Reflecting upon the ten years at Grip, there are many noteworthy moments and experiences that I could mention. But there was a time during our first few months that struck me as being the perfect example of the ridiculously unglamorous part of starting an agency; in some ways, a harbinger of our fledgling agency culture.
Opening our doors in January 2002, we worked in an old brick and beam office that was the former location of Dave Crichton’s former agency. The walls were quite porous (you could literally see the daylight through the mortar) and the winter wind would often be felt in the office. This probably wouldn’t have been much of a problem if the building was properly heated. Or even heated, for that matter.
So, we purchased space heaters for our offices. Lots of them. With multiple space heaters running, the office’s electrical breaker would continuously overload and trip. After multiple resets we worked out some sort of running order where we would each take a turn flipping the breaker. Everyone, regardless of title or position, took turns flipping the breaker. At the time I wondered whether there were other people across the city in various professions with a similar problem (“I’m sorry, but the neurosurgeon who is operating on your husband had to leave to flip the hospital’s breaker.”) Everyone was on breaker duty, because there was no established hierarchy. With only twelve of us, we literally didn’t have enough people to create one, even if we wanted to.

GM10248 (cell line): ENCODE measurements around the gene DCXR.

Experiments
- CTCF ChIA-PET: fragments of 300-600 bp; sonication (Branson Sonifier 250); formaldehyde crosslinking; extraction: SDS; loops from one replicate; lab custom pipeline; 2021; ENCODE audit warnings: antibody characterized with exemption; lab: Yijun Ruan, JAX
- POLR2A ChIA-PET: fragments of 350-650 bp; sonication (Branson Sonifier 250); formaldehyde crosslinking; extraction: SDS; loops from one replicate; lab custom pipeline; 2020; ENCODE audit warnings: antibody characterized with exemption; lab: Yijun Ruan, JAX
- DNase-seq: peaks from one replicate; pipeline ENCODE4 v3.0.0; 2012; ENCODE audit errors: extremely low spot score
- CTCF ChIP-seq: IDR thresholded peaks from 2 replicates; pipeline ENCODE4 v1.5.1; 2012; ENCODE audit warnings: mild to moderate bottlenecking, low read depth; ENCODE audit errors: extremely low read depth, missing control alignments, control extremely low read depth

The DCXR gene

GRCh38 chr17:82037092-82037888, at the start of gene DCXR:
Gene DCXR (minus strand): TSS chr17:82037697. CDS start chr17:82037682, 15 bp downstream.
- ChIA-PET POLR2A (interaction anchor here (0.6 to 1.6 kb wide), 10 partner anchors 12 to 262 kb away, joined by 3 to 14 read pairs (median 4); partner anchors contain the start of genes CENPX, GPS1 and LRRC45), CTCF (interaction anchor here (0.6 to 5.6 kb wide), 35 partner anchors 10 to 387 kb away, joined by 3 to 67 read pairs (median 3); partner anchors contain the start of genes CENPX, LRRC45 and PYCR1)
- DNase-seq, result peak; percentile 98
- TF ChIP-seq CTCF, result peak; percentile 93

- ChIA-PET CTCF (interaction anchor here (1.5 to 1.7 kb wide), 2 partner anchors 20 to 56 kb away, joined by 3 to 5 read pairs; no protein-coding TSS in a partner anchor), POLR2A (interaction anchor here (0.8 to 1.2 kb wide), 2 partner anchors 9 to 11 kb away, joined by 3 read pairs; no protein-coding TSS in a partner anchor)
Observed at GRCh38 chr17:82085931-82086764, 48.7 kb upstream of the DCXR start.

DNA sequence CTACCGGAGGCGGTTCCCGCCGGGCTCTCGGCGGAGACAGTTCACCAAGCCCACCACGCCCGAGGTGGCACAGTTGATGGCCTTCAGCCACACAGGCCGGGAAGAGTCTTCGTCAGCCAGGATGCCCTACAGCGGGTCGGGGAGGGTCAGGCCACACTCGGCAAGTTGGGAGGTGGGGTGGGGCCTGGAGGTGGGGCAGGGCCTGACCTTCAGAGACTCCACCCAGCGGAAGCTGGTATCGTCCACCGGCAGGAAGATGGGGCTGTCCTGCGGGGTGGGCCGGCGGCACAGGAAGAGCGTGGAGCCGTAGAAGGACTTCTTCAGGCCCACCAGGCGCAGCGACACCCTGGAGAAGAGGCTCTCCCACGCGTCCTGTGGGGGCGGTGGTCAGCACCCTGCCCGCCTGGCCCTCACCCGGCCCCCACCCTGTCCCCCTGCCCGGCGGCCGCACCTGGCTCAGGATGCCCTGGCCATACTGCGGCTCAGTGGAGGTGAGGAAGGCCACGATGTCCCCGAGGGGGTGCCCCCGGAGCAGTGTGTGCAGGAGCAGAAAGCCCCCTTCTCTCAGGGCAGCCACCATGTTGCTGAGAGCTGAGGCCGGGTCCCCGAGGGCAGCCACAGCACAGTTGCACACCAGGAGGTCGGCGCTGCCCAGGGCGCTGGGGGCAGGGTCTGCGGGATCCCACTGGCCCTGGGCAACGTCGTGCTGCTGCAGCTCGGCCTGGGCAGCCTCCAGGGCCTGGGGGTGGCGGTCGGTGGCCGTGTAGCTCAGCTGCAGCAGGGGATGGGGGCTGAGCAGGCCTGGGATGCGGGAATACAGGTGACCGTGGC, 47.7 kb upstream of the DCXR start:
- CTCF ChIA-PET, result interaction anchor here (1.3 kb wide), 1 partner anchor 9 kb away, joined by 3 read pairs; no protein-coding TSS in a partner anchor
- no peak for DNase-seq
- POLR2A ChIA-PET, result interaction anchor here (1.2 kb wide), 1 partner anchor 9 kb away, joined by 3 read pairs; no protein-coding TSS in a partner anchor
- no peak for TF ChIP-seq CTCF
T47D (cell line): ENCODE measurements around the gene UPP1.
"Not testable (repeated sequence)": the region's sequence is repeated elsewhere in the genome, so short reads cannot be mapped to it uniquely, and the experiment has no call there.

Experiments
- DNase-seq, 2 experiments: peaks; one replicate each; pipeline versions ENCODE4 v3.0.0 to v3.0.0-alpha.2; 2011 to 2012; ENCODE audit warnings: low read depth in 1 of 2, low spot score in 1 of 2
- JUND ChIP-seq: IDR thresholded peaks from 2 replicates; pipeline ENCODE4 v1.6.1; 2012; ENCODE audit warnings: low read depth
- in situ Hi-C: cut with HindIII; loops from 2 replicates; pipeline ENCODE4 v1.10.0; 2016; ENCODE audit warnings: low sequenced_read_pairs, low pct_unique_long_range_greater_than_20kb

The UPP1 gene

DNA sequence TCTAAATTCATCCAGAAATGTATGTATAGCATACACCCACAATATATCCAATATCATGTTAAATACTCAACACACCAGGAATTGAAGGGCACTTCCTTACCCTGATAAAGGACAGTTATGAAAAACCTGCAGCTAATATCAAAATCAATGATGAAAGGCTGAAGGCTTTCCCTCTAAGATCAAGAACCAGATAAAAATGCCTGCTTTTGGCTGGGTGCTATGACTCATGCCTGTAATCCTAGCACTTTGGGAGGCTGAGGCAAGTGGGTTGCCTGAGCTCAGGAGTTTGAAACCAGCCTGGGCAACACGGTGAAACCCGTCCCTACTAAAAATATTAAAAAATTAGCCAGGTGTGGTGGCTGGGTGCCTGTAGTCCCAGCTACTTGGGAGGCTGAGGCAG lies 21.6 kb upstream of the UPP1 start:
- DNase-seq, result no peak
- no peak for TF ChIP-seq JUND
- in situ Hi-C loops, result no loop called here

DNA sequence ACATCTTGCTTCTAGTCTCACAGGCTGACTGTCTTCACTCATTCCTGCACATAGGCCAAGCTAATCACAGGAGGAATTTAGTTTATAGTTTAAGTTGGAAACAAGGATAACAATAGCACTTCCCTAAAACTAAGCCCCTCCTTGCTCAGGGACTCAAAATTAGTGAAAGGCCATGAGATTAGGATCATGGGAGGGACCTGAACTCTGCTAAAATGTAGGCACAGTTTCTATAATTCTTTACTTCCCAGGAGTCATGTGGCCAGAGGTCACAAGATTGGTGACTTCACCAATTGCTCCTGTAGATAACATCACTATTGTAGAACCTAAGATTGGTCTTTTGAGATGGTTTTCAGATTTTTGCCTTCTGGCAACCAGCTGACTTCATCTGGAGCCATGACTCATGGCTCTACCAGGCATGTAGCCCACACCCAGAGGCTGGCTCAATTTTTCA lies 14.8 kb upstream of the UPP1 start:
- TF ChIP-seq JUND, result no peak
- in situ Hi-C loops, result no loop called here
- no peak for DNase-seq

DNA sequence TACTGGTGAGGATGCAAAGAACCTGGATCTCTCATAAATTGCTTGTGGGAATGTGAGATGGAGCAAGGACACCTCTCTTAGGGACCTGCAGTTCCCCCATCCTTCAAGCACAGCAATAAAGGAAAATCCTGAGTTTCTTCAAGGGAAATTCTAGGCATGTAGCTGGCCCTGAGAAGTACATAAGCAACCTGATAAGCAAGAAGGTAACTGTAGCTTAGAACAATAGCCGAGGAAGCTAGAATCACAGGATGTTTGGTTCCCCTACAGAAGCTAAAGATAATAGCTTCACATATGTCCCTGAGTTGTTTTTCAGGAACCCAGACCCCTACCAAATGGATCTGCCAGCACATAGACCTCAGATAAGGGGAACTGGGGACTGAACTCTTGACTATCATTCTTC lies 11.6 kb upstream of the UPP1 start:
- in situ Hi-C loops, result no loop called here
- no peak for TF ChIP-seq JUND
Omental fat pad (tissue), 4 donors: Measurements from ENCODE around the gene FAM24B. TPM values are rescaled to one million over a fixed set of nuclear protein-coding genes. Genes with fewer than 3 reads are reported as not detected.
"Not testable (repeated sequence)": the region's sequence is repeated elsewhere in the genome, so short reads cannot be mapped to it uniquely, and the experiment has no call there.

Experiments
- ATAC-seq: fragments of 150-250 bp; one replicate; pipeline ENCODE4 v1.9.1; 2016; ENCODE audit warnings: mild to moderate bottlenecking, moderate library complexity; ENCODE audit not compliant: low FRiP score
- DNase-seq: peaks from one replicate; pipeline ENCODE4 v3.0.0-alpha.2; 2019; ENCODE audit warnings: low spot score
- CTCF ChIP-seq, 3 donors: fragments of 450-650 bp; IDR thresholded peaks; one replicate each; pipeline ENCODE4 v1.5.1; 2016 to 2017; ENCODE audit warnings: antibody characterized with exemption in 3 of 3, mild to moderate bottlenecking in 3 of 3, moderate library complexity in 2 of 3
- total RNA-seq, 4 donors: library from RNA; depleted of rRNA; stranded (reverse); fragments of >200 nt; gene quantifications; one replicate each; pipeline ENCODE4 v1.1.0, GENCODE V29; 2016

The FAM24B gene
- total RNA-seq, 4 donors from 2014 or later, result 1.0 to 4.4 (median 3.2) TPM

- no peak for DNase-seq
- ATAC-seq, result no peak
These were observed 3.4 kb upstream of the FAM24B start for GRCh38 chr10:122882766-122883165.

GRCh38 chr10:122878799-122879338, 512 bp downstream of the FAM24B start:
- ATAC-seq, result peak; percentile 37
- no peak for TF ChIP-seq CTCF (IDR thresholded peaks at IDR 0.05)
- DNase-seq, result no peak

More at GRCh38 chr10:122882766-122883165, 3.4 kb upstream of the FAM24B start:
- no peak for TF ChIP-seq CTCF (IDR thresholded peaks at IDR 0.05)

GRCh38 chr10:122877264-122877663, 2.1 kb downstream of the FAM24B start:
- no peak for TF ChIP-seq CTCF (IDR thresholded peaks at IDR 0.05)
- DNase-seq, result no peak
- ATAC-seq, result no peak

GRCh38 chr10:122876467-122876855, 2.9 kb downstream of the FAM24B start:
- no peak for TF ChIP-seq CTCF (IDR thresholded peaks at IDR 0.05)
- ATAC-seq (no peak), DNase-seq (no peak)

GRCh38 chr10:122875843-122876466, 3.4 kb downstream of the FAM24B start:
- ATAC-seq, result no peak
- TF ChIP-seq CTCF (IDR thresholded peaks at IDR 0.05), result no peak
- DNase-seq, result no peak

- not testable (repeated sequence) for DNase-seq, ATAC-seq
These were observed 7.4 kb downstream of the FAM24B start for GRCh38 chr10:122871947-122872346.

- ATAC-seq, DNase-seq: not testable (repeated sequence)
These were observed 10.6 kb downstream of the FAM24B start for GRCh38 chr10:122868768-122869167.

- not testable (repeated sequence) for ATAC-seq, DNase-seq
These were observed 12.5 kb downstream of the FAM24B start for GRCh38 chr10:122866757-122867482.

Perhaps I look back on this somewhat minor annoyance as one of the first instances when we all hunkered down and did what was necessary to keep things moving forward. There were larger problems, like staffing enormous pieces of business with bare-bones infrastructure. Or the constant barrage of so-called industry experts who saw our model as being unworkable, and would gleefully announce our imminent demise. Or any number of other setbacks that followed alongside our victories and growth.
I can’t help but think that it was the hard times and the setbacks, big and small, that shaped the culture of the agency. It’s great to grow, expand and win. But it’s the downturns, account losses, bad press, senior defection and the occasional unforeseen disaster that really test the resilience and character of the people you’re working with. Throughout the years, the people who work (and have worked) at Grip have managed to pull through each setback perhaps a bit stronger and a bit wiser; with a greater sense that these challenges are part of the natural life cycle of any size of independent agency. Our resilience has been strengthened by a cultural willingness to tackle whatever problem is being encountered because that’s just the way it’s always been done here.
I’m sure we’ll be celebrating our success in the coming months along with appreciating all the great people and great clients that we have had the privilege of working with. But maybe it’s also healthy and humbling to reflect upon the challenges. Because in the end, how they were faced speaks to the character of all the great people with whom I have had the privilege of working with since Grip first opened its doors, ten years ago.